Honeypots can be a great tool to use within your environment to gain visibility into active threats or curious insiders that could introduce risk to an environment.
By placing honeypots at various locations around your environment, e.g., your workstation and server subnets, you can quickly determine if a threat is poking at hosts to find new avenues for access.
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The current version of the Blumira honeypot deploys a fake NAS DiskStation into a container on your sensor. This provides enough functionality to catch most attackers who are not rather advanced, and it is especially protective against insiders who might be probing internally. It listens on ports 8080, 21, and sometimes 8022, although the first two ports are the main focus.
To deploy a Blumira honeypot:
Note: The Short name will show up as the hostname, so make it something enticing to an attacker!
At this point, your honeypot has been successfully set up and the host should be listening on the identified honeypot ports above, 8080, 21, and 8022 at times, although the first two are the main focus. These ports were chosen as they do not conflict with host access, port 22 or Syslog collection, port 514.
While the initial version of the Blumira Honeypot is limited, it presents enough functionality to catch most attackers who are not rather advanced and especially insiders who are poking around.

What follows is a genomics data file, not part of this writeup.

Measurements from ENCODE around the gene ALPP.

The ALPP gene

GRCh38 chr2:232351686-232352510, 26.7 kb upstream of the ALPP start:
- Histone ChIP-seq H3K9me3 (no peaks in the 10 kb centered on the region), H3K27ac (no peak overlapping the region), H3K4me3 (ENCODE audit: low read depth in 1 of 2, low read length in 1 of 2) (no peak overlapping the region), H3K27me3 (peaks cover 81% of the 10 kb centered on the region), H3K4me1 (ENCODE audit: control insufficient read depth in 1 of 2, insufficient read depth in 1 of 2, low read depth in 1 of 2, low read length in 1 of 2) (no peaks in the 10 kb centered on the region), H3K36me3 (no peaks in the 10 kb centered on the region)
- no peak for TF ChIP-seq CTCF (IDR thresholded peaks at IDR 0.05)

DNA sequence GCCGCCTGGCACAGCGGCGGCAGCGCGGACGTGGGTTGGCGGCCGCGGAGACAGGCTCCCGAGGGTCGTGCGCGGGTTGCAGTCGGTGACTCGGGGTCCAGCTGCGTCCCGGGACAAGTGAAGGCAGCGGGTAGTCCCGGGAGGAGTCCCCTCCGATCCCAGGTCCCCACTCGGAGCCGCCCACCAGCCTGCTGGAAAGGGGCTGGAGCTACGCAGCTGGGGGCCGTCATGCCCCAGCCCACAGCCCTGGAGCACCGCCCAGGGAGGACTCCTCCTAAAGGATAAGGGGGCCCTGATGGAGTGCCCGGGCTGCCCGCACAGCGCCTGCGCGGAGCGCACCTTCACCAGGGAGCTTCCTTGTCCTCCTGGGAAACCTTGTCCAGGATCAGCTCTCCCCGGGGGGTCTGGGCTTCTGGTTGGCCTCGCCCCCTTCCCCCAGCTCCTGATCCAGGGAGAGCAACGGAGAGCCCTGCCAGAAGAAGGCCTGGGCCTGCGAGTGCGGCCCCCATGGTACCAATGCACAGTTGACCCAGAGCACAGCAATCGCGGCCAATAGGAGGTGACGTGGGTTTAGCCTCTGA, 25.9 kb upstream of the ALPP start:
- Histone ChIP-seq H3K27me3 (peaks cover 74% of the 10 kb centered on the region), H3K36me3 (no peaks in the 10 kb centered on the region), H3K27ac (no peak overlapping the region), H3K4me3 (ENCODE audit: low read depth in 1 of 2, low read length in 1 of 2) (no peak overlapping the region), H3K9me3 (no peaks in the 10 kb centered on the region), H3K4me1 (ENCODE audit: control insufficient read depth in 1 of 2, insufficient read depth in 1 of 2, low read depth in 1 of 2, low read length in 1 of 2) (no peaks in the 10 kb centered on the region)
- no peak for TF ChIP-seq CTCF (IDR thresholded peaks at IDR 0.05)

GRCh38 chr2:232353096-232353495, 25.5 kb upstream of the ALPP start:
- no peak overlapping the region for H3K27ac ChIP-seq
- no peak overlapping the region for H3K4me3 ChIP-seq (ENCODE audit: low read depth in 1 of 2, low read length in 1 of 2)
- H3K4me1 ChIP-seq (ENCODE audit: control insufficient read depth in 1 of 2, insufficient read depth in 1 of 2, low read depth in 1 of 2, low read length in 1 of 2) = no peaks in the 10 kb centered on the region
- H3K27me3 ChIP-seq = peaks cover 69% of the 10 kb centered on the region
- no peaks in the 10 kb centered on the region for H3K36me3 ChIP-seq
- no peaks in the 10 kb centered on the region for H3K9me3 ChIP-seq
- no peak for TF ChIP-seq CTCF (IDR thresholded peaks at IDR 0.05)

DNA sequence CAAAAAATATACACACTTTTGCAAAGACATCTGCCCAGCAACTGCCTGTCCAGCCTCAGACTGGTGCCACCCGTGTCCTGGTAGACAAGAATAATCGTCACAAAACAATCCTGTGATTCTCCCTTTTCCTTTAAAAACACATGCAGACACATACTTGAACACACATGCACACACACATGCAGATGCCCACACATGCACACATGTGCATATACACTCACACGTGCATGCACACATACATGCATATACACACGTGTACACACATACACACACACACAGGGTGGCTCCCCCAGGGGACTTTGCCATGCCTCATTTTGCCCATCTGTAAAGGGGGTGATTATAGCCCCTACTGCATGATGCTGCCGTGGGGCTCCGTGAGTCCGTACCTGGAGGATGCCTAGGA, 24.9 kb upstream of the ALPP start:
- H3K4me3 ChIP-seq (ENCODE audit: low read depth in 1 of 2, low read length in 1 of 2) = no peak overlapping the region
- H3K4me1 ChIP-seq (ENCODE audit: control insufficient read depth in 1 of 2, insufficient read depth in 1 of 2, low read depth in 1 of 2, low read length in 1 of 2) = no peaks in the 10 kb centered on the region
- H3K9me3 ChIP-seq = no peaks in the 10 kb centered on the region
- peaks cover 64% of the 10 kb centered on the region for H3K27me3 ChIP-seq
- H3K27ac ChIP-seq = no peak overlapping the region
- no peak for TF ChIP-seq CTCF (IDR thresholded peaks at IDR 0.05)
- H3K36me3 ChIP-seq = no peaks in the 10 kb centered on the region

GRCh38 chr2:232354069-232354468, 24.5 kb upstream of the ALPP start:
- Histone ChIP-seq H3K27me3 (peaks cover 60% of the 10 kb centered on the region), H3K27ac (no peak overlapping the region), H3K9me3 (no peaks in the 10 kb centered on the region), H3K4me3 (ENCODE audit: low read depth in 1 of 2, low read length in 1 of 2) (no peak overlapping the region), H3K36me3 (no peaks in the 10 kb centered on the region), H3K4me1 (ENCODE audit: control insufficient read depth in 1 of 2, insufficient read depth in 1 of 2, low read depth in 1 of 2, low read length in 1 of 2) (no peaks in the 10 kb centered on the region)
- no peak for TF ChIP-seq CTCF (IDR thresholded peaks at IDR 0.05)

Below is the fake port 8080 DiskStation login page that is deployed with the current Blumira Honeypot. This is of course, a fake site that is impossible to actually authenticate into or take data from.
When a user attempts to authenticate and fails, they are presented with the normal DiskStation alert that the authentication failed. At the same time, a log entry is created and passed through the logging module and up to the Blumira platform for validation of threat.
In an effort to catch users who are scanning and attempting to authenticate to weak protocols, the Blumira Honeypot exposes FTP to the network, which appears as ProFTPD to the network.
When an authentication attempt occurs, or a scan occurs, the honeypot will capture the event and pass the event log to the logging module and then to the Blumira platform for threat validation.
Once you have the Honeypot module successfully installed, you may want to consider testing it out to verify that it is functioning. The easiest way to do this is to browse to the sensor IP via HTTP forcing traffic over port 8080 (Example: http://192.168.1.82:8080). You should be presented with the DiskStation login page as shown in the screenshot above.
From there, you can test logging into the login page which should trigger a Blumira finding automatically. This is a fake login so a valid set of credentials does not exist for this “DiskStation”.
Note: Detections must be deployed before testing will trigger an alert. This is an automated process but there is a delay (1-4 hours) from when new log types are received to when detections for those log types are deployed.
Additionally, you can attempt an FTP connection to the honeypot using the sensor IP over port 21 or 8022. A login attempt will also trigger a Blumira finding.